” ‘[You’ve] got to have technologies that allow additional production…That means you’ve got to not be afraid of technology.

‘We’re going to have community gardens. We’re going to have a lot of food grown locally. But, overwhelmingly, that’s not going to solve the problem of hunger in this world. We’ve got to produce more food.’ “

Thimangu’s article suggests we should consider the limitations of organic gardening because they cannot solve our issues of world hunger, and so we need to emphasize more biotechnology.

The more subtle message: Organic gardening is over-rated.

Well, wait a second now – let’s consider the way in which Thimangu presents the issue of organic versus conventional. Heiss argues in her article on an advertising campaign for high-fructose corn syrup that the corporation can use its communication and advertising strategies to allow only a small group of stakeholders to partake in the discussion about our food.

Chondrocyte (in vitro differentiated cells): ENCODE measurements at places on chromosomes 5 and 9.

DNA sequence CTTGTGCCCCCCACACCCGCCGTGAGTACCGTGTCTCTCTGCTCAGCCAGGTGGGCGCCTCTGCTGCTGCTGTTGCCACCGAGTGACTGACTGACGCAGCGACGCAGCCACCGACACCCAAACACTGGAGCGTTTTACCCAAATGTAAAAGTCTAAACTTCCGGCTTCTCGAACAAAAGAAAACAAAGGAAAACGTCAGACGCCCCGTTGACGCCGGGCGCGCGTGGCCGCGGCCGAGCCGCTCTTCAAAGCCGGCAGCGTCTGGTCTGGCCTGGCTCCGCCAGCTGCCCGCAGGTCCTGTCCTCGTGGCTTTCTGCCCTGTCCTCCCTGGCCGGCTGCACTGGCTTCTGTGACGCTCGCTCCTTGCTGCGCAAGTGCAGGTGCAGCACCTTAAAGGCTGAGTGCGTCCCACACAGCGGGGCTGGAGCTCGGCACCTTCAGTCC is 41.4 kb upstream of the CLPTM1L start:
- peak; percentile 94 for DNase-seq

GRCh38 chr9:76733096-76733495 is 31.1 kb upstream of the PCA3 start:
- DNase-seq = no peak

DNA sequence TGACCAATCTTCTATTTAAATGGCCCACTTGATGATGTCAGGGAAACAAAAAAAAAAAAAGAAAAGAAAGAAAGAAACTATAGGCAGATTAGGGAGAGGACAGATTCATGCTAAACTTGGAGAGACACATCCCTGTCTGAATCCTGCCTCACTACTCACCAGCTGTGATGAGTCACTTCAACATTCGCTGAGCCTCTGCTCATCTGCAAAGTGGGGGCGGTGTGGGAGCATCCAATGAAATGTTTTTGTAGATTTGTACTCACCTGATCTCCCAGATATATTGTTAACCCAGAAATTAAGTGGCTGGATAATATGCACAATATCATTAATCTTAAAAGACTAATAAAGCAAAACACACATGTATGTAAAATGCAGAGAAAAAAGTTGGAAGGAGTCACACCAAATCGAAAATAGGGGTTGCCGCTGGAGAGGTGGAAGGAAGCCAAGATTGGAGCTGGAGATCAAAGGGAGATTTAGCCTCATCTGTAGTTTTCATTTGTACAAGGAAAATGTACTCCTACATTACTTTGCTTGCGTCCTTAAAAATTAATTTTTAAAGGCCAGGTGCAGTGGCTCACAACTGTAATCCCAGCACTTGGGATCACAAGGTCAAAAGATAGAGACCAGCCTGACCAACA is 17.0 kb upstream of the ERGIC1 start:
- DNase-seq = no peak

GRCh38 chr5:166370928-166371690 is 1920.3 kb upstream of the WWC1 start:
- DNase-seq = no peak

In this case, the stakeholders are the experts on global food security. All of us small-scale, organic community gardeners are out of the loop. What do we know about global hunger? Thimangu’s article promoting conventional growing insinuates the other issues we care about (like pesticide impact on ecosystems) are not anywhere near as important.

In my hometown, not all community gardens are strictly organic. Whether or not you agree with Monsanto’s angle that conventional growing can solve food security, perhaps we can all agree on this: The debate is incomplete when we avoid discussing the other environmental and health issues related to gardening methods.

WP 3/1